When you look up at the night sky, you see stars and sometimes the moon and the brighter planets. Away from city lights, on a clear night, you might see the beautiful band of the Milky Way stretching across the sky.
Is there anything else up there in space?
There are many beautiful, strange and mysterious objects in space. We are lucky that we now have large telescopes to help us see far into space.
With telescopes, we can get a much better view of the planets and moons in our solar system. By using special telescopes, scientists can get a better view of our sun. We can see that the sun is not smooth and we can see many features on the sun’s surface.Never look at the sun with your eyes or through a telescope. The sun’s intense light can damage your eyes.
Looking farther away, we can see other stars. Some are like our sun, while others are much larger or smaller. Stars come in different colors. We do not see the colors of the stars when we look up into the night sky because they are too dim. But telescopes can collect more light and can show us the colors of the stars.
Telescopes show us the giant clouds of gas and dust where stars are born. Stars form when parts of these clouds collapse and get hot enough to make their own light. Our own solar system started in one of these clouds. There are many of these clouds in space.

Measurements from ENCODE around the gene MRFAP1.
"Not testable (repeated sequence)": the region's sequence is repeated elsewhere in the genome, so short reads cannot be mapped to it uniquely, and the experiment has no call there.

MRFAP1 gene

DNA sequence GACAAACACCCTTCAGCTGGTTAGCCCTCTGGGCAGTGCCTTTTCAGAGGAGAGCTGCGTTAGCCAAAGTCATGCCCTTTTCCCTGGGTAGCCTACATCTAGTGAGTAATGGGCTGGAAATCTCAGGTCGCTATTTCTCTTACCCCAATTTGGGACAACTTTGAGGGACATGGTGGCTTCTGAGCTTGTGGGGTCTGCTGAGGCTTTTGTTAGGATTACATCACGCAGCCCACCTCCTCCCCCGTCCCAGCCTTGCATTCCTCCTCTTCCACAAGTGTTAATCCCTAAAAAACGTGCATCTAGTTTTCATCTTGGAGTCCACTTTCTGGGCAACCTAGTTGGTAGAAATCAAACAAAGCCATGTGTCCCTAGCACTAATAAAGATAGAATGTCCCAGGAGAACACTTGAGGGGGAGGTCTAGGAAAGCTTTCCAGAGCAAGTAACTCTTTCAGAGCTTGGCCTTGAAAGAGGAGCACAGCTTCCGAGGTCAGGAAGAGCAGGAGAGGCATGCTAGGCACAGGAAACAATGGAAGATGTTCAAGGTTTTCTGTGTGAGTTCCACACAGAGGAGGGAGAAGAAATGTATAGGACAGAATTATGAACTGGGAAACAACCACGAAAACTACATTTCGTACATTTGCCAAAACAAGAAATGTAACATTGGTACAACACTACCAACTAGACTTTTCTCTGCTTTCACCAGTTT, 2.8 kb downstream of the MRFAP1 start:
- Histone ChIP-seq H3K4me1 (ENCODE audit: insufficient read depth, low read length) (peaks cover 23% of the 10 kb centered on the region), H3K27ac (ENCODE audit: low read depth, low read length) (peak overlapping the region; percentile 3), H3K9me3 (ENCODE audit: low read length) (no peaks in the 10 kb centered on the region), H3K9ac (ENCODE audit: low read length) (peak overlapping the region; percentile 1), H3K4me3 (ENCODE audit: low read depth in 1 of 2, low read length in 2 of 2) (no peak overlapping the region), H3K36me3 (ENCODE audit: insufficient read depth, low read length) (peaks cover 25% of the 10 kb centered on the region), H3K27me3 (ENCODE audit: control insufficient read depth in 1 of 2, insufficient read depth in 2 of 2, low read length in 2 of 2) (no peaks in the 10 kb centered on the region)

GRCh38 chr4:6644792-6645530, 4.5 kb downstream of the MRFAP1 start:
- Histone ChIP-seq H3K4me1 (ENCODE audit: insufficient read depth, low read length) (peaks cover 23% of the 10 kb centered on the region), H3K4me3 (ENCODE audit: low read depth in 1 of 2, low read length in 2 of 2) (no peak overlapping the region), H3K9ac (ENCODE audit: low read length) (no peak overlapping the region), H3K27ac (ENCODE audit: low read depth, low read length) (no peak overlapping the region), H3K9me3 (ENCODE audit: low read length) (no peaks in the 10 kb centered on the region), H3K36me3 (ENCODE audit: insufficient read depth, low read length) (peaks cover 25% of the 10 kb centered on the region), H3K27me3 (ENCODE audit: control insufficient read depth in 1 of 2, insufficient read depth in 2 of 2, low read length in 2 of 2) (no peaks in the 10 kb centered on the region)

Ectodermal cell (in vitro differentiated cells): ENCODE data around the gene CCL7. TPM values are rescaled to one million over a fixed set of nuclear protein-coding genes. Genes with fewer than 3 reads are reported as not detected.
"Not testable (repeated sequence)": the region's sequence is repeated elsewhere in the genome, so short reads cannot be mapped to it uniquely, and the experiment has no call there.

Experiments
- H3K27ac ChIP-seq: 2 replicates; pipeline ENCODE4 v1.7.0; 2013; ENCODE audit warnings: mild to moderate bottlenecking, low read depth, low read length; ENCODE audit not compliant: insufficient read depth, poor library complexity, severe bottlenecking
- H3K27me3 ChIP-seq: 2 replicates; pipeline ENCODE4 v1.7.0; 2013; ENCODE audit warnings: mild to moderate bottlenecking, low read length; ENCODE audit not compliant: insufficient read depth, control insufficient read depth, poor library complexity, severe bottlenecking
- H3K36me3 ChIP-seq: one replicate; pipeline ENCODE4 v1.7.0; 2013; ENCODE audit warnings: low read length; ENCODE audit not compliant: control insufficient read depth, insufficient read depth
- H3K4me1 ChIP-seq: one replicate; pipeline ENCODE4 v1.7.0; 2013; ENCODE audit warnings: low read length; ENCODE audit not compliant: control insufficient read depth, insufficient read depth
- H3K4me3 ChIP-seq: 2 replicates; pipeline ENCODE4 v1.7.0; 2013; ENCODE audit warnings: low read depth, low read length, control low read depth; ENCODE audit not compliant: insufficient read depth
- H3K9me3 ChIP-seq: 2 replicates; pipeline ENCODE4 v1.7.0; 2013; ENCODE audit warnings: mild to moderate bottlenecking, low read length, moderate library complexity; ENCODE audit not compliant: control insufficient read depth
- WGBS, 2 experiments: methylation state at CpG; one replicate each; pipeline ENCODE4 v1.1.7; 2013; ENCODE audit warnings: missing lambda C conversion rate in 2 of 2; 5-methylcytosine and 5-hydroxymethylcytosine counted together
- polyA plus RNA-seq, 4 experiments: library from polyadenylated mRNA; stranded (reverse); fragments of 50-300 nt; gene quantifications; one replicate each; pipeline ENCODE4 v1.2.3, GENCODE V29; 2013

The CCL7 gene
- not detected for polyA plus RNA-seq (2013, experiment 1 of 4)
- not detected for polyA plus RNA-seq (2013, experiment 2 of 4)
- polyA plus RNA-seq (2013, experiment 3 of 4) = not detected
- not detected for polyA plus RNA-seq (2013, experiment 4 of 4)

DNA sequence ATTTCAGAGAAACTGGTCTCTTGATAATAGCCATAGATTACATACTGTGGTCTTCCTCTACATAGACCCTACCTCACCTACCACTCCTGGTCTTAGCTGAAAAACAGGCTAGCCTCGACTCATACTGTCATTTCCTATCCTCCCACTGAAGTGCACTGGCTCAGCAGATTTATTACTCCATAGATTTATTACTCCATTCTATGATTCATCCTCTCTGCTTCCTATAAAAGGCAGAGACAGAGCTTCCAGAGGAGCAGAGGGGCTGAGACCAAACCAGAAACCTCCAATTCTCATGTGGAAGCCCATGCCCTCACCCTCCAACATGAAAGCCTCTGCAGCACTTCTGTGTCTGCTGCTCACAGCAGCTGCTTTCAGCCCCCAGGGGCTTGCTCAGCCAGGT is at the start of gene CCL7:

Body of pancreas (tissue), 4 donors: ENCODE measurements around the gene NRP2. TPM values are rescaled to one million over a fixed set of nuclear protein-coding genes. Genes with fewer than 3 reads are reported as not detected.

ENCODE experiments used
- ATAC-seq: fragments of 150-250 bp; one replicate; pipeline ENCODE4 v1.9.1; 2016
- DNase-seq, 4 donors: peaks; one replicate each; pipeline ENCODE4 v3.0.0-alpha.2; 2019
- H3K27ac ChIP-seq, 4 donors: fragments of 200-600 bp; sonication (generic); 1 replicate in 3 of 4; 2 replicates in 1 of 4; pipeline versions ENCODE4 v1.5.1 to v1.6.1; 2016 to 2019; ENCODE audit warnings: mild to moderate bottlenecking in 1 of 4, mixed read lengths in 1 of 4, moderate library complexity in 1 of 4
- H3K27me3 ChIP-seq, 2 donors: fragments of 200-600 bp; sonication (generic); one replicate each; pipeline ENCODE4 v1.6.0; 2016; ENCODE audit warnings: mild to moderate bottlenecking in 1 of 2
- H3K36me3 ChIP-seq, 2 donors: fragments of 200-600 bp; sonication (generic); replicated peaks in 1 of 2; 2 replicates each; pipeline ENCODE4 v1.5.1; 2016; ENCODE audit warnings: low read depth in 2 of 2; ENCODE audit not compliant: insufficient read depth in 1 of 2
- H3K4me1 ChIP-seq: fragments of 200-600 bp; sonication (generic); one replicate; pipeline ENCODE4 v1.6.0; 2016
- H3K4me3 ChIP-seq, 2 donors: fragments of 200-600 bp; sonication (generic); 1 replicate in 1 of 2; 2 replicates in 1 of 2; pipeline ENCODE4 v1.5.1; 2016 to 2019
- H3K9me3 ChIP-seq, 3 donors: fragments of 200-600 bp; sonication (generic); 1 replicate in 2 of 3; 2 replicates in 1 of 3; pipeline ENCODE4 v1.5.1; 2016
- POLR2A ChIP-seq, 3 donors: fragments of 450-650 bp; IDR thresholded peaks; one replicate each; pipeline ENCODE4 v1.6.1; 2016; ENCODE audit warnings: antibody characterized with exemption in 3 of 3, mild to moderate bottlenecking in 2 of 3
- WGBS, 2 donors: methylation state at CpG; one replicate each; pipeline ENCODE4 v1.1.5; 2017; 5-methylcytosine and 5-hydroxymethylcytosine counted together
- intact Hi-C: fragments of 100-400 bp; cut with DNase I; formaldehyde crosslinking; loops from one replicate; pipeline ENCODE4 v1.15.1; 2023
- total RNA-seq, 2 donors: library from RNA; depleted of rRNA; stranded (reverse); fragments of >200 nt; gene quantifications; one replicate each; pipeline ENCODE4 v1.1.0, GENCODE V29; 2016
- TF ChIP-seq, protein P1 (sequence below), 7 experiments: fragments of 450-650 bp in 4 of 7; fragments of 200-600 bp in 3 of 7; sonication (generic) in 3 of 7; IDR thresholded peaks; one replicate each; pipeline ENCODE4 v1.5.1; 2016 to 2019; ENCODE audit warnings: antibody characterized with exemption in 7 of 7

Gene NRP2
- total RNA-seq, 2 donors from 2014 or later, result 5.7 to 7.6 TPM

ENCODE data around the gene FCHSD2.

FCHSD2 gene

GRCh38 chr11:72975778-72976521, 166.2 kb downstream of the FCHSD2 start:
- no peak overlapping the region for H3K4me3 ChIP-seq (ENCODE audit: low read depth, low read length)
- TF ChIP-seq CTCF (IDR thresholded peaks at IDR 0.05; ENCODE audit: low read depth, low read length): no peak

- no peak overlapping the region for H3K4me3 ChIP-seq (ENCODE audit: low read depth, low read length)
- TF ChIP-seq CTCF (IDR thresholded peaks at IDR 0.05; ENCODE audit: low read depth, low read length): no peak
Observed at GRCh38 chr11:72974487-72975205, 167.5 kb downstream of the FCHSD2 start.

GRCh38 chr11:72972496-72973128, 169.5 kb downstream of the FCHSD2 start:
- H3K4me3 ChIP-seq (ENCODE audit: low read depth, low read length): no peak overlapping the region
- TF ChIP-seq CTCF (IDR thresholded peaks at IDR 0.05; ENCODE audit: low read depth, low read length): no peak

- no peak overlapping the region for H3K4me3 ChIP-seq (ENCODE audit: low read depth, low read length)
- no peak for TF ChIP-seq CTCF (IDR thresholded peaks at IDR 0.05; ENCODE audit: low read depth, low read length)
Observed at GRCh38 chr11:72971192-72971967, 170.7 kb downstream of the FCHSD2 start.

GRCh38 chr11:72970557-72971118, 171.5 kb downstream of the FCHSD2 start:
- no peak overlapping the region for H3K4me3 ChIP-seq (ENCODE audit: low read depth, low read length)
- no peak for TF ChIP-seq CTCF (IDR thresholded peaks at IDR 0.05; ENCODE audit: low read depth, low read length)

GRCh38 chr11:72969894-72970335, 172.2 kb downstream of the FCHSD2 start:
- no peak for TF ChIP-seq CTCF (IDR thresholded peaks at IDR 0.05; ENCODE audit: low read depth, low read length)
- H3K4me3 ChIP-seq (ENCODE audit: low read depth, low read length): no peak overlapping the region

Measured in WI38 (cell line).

When a star runs out of fuel, part or all of the star expands into space. Some of the stars shed their outer layers while the largest stars explode. The material from these stars help form new clouds where new stars will form.
Stars, planets and clouds of gas are collected into galaxies where they are held together by gravity. Galaxies are huge, and can have billions of stars in them. We live in a large galaxy called the Milky Way. As we look even farther into space we see more and more galaxies. There are billions of galaxies in space, each holding billions of stars.
The universe is a very big place to explore and many of its secrets are yet to be discovered!
To learn more about galaxies—including our very own Milky Way—visit: http://spaceplace.nasa.gov/galaxy